Confronting rhetoric with reality

Spring 2009

Professor Salim Lamrani was one of the key speakers at the Latin America Conference 2008, and took time out to speak to Stephen Hallmark about why he has dedicated such a large chunk of his life researching Cuba

Professor Salim Lamrani has called upon the Cuba Solidarity Campaign to re-double its efforts in the battle to raise awareness about the Caribbean country and its 50-year-old Revolution.

The academic is passionate about the example Cuba sets, and the relevance it has aiding progress across the developing world. However, he stresses that Cuba needs international support to pressure the United States into normalising relations and dropping the iniquitous 46-year-old economic blockade.

The French-Algerian, an expert in North American and Cuban relations and a writer and journalist, first became interested in Cuba after reading “A People’s History”, by Howard Zinn - a piercing analysis of the US’s history which challenges many widely accepted beliefs about the country.

Prof Lamrani said: “What I read suggested US policy toward Cuba was based on a fear of the Revolution and its ideals, and it compelled me to visit and see for myself. When I did, I was impressed by the level of human and cultural development I witnessed, and obviously by the country’s healthcare system and by the fact there were no homeless people. I saw difficulties, but to me they were less important than the country’s achievements.

“The World Bank said in a recent report that Cuba is the pre-eminent model for developing countries to follow, but newspapers won’t talk about this as it would make it impossible to demonise the country. At least from a social perspective, the Cuban Revolution has given the country an independence and sovereignty that no other developing country has. It has a huge moral prestige and authority, especially in the developing world, not least because it has resisted half-a-century of aggression from the United States.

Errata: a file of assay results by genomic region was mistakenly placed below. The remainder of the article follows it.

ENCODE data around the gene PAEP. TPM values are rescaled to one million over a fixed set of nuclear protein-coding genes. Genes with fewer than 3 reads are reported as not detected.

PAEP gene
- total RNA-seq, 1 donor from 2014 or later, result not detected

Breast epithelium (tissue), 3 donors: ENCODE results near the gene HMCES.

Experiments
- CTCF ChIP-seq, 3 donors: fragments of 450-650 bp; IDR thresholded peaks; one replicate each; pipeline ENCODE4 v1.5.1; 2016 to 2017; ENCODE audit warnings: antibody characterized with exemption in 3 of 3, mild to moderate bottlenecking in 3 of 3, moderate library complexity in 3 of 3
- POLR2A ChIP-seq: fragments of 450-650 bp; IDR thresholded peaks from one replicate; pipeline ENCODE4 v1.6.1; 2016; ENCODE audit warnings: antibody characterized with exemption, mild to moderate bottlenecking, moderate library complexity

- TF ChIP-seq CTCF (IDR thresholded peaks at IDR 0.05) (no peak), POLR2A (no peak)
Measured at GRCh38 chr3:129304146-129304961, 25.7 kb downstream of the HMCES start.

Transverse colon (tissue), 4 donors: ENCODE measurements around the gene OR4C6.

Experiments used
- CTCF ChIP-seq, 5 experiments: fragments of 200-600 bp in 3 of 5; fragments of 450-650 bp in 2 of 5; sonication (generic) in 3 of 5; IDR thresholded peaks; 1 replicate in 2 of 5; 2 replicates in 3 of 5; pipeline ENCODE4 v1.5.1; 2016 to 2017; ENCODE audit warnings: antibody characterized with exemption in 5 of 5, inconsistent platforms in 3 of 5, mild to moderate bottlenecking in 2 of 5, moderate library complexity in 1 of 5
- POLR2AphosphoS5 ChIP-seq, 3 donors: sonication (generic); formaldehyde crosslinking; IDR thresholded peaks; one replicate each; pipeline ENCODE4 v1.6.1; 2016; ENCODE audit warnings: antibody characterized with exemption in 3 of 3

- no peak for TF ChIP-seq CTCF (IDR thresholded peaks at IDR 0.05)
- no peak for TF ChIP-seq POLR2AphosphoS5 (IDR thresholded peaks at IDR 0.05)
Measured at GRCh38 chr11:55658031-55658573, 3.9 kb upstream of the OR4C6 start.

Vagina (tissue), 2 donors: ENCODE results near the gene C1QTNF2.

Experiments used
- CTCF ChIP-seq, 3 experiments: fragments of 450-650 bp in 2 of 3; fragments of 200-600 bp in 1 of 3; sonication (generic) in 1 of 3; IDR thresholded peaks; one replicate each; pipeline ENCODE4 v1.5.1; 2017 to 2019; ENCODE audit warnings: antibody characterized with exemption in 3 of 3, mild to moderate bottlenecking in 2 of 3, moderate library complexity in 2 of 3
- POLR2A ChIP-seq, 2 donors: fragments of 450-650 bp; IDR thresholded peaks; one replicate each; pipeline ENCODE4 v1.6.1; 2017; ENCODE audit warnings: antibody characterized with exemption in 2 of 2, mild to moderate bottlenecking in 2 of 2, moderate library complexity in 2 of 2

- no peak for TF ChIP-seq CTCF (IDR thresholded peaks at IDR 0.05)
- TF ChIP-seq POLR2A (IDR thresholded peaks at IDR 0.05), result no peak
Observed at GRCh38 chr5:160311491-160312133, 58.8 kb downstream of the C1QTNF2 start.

“Therefore there is a great deal to learn from the Cuban example.”

Prof Lamrani also studied in the United States for a period.

He said: “I had some nice talks with North American students! I tried to explain Cuba wasn’t a paradise, but it certainly wasn’t the living hell portrayed by the US media. It was a country with a long history of independence struggles and one that’s been under constant attack.

“Also, speculation about Cuba’s future starts from the wrong basis, which is that the Revolution rests on Fidel Castro’s shoulders. I believe the Revolution is deeply rooted in three to four generations of Cubans who struggled for independence. The institutions are strong.

“Obviously Castro’s disappearance will create an emotional and effective fracture, but it won’t put in jeopardy the economic or social systems.”

Media coverage of Cuba is something which deeply troubles Prof Lamrani, and which he believes makes vital the work of organisations such as the Cuba Solidarity Campaign (CSC).

He said: “The sophistication of the propaganda waged against Cuba has reached such a level that even progressive sectors of society are victims of the disinformation. The role of groups like CSC is to confront rhetoric with reality.

“I start with human rights. I cannot say there are no human rights abuses in Cuba, but neither can I say that for France. One should look at the latest Amnesty International report, the charity is the most serious and prestigious organisation defending human rights and it says that throughout the whole of the Americas, from Canada to Argentina, the country with the best record is Cuba.

“If you lived in an intelligent and free society, then the information you learn from events like the Latin America 2008 Conference and through solidarity organisations would be readily available. There could then be open and informed debates about the Cuban Revolution, but instead we only hear that the country is a corrupt dictatorship and a throw back to a bygone and discredited era. That’s a great pity, because it should be the duty of journalists to approach Cuba honestly.

“Because the media is failing in its duty to objectively analyse what’s happening in the country, then it is essential that solidarity organisations challenge the disinformation and raise awareness about the real Cuba.”

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